Child Care

Subsidized / Reimbursed Child Care or Referral

Employers who reimburse or subsidize employees’ child care pay all or part of approved arrangements and/ or reserve slots at particular facilities for employees’ children. Through child care referral, employers offer resources to parents to help them find child care in the area.

Benefits to Employers1

  • Increases retention, reducing turnover costs
  • Reduces employee tardiness and absenteeism

Benefits to Children2

  • Improves overall health
  • Improves education

Benefits to Parents/Families3

  • Improves family economic security

Research or Recommendations from National Organizations

Employers can contribute up to $5,000 to the cost of each employee’s child care without the subsidy being added to the employee’s taxable income.

Employers considering child care benefits should explore the tax benefits. Employers can deduct the amount of total subsidy provided to employees during the tax year.4

When determining the amount to reimburse, employers should research total cost of child care in their community. The average yearly cost for infant care in North Carolina is $9,255 per child, and the average yearly cost of care for a four-year-old is $7,592 per child. Currently in North Carolina, the cost of child care exceeds the cost of tuition for an in-state public college.5

Child care can be subsidized in a number of ways. Examples include:

  • Subsidizing the cost of care at an on-site center.
  • Paying membership fees for an online emergency or back-up care service.
  • Contributing to employees’ dependent care reimbursement accounts.
  • Establishing relationships with child care providers and offering a discount to employees who use providers from the network.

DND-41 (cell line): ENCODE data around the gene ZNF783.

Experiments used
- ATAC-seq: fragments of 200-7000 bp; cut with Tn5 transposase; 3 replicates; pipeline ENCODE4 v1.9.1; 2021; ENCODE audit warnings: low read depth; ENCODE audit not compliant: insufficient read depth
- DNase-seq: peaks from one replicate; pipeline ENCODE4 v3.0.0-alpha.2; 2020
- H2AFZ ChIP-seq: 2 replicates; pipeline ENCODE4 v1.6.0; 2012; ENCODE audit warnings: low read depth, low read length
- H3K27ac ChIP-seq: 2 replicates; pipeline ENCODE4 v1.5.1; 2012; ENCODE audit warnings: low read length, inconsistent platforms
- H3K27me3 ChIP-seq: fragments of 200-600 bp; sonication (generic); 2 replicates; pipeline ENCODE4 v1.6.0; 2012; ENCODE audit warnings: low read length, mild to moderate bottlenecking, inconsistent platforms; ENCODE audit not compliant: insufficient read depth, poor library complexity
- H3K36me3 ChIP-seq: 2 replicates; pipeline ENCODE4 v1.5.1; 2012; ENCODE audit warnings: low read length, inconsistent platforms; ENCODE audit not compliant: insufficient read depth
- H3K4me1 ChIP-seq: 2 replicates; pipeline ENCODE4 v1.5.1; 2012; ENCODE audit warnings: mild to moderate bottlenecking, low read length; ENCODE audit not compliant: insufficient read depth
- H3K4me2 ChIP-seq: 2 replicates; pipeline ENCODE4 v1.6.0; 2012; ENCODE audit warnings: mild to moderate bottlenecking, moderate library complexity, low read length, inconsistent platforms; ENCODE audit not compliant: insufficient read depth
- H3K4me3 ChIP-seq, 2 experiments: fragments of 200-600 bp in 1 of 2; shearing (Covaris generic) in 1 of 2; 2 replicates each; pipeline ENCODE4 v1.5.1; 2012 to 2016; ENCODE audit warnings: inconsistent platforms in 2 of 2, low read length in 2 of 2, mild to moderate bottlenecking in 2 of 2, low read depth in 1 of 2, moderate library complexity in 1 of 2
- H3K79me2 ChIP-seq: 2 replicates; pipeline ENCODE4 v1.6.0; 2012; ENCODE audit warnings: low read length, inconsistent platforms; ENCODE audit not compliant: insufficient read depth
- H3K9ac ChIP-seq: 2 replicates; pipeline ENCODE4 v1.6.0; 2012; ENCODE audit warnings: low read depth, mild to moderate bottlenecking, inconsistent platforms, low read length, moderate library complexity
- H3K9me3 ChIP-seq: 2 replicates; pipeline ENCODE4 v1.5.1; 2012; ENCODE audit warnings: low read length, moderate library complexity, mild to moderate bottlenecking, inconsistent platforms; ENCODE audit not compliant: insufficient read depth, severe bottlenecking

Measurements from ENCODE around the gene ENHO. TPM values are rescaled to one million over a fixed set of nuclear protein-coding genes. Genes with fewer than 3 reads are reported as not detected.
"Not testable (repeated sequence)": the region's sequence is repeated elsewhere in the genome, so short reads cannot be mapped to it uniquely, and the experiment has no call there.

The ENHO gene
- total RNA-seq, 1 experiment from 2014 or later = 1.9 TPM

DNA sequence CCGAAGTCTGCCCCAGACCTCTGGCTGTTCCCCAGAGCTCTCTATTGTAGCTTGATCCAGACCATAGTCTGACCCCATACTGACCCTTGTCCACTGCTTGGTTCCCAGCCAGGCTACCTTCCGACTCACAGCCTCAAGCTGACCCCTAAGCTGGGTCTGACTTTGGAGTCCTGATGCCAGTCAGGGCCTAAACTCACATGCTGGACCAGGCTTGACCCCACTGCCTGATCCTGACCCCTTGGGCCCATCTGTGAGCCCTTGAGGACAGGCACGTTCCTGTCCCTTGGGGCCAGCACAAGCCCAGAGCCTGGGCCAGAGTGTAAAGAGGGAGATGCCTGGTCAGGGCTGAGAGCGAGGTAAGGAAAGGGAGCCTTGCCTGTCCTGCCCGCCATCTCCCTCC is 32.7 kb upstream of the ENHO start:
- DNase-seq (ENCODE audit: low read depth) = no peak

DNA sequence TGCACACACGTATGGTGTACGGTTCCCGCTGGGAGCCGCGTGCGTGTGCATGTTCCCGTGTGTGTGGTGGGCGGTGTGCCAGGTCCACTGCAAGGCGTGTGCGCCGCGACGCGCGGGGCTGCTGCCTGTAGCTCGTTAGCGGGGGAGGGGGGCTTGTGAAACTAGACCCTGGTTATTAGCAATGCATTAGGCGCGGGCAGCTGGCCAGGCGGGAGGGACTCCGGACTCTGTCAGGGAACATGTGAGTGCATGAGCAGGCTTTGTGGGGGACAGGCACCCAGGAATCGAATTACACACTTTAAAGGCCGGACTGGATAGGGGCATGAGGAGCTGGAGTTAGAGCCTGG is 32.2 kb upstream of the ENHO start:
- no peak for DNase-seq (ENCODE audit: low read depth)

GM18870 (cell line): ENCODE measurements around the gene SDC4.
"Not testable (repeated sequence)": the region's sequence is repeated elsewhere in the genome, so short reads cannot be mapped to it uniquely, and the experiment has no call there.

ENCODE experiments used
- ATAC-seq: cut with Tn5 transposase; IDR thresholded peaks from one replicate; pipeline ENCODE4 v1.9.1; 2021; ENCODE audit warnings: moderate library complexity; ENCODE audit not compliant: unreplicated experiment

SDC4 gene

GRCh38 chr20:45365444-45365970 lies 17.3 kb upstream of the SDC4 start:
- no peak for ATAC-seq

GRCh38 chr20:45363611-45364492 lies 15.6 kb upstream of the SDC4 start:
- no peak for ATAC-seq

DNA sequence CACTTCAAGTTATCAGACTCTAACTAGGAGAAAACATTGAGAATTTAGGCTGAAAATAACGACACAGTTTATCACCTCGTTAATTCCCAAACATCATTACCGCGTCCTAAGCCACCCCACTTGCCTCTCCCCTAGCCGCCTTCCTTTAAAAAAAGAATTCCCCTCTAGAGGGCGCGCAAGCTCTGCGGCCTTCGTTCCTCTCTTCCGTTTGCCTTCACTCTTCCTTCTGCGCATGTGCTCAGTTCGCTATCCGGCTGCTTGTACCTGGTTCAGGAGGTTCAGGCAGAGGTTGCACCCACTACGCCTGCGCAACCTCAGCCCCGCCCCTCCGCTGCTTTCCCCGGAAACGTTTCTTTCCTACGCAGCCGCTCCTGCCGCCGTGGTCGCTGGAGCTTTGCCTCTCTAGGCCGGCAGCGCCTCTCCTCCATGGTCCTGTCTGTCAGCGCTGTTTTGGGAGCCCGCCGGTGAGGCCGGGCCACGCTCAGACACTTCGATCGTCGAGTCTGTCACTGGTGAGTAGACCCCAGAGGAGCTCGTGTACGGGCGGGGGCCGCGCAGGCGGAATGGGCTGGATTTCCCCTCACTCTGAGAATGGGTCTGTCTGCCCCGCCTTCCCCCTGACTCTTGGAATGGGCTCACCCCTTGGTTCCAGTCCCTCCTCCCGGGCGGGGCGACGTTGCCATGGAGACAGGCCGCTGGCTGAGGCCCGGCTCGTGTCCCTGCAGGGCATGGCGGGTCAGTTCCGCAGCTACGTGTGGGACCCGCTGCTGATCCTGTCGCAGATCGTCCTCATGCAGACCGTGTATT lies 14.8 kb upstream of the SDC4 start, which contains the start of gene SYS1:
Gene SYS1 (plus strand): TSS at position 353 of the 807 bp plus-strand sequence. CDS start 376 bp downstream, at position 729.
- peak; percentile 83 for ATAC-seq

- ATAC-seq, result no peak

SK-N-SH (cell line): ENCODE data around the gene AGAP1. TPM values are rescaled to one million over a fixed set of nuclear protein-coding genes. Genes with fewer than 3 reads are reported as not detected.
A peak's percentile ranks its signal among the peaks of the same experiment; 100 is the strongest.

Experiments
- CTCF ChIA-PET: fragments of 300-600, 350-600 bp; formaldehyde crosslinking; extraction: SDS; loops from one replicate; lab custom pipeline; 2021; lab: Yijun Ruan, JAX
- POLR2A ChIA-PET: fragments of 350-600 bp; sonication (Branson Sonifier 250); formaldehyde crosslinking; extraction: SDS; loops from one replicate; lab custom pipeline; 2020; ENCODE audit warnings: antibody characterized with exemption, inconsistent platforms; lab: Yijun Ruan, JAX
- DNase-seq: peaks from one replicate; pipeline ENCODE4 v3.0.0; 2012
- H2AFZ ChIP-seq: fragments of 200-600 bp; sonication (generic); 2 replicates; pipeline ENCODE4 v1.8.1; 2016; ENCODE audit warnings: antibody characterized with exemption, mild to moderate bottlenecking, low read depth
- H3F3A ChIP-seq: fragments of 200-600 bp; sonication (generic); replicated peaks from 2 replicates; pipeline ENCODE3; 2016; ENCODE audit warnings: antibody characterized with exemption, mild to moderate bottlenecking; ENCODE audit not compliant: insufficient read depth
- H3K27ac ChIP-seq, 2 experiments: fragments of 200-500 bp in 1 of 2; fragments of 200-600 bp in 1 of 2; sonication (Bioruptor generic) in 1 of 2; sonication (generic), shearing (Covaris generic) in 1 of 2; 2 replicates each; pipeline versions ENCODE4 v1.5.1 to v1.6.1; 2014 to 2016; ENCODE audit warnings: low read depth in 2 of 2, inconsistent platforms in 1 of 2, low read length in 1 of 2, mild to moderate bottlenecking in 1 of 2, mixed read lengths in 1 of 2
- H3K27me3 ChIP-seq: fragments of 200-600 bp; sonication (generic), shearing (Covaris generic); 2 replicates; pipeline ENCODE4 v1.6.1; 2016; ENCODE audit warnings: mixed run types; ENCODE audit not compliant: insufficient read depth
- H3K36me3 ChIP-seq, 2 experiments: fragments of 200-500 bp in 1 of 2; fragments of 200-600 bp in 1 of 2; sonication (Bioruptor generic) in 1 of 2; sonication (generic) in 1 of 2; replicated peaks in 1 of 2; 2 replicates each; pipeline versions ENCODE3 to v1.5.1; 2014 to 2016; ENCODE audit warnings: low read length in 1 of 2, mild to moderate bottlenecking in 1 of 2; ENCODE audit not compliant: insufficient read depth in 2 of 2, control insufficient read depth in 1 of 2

Employers who need extra support getting started may want to enlist a child care resource and referral agency. To find an agency near you, search the North Carolina Child Care Resource and Referral Council’s online directory.

Agencies can help by offering:

  • On-site classes for employees who are parents.
  • A review of employers’ organizational work- life culture and guidance on developing family-friendly policies and procedures.
  • Guidance on employer-sponsored subsidies to help employees afford the cost of child care.
  • Assistance setting up and implementing on-site child care.
  • Assistance developing an emergency plan for on-site child care in the case of inclement weather, natural disasters, or other emergencies.
  • Help with child care referrals for parents.

The North Carolina Partnership for Children’s Smart Start network organizations also offer helpful resources for employers who wish to put together a child care referral list for parents. Find your local Partnership for Children.

Here’s an example child care referral guide from the Buncombe County Partnership for Children.

Range of Practices in the United States

Ten percent of workers had access to any workplace child care benefit in 2017.6

Three percent of more than 3,000 US employers surveyed by the Society of Human Resources Management offered subsidized child care in 2018.7

Low-wage workers, who often have the greatest difficulty finding and paying for high quality child care, are less likely to receive child care benefits at work. Only two percent of workers whose wages were in the bottom 10 percent had access to any child care benefit in 2017.8

More than eight in 10 working parents say they wish their employer offered some sort of child care benefit.9

Child care is unaffordable for seven in 10 families in the US, according to the US Department of Health and Human Services’ definition of affordable care.10

Case Study

YWCA Lower Cape Fear

Location: Wilmington • Year Founded: 1914 • Number of Employees: 75

For anyone who thinks having child care at work would be a tempting distraction, Katie Tate, chief program officer for the YWCA Lower Cape Fear, disagrees. “I usually try not to interrupt her school day,” Tate says of her daughter. “However, if they’re having a class party or it’s her birthday, of course I’ll be there and it’s easy.”

The onsite child care offered by the YWCA is a huge benefit in and of itself. Tate has been with the organization for nine years and has had two children during that time. “We are very fortunate to work for an organization that provides child care. Having my children go to the same place that I go every day is one less thing I have to worry about; it is one less stop in the morning and one less stop in the evening. Knowing that they’re in the building with me is comforting.”

But what really makes the difference is that for employees of the YWCA Lower Cape Fear, the cost of child care is subsidized. For a working parent with two children in child care, this can amount to more than $7,000 in savings annually.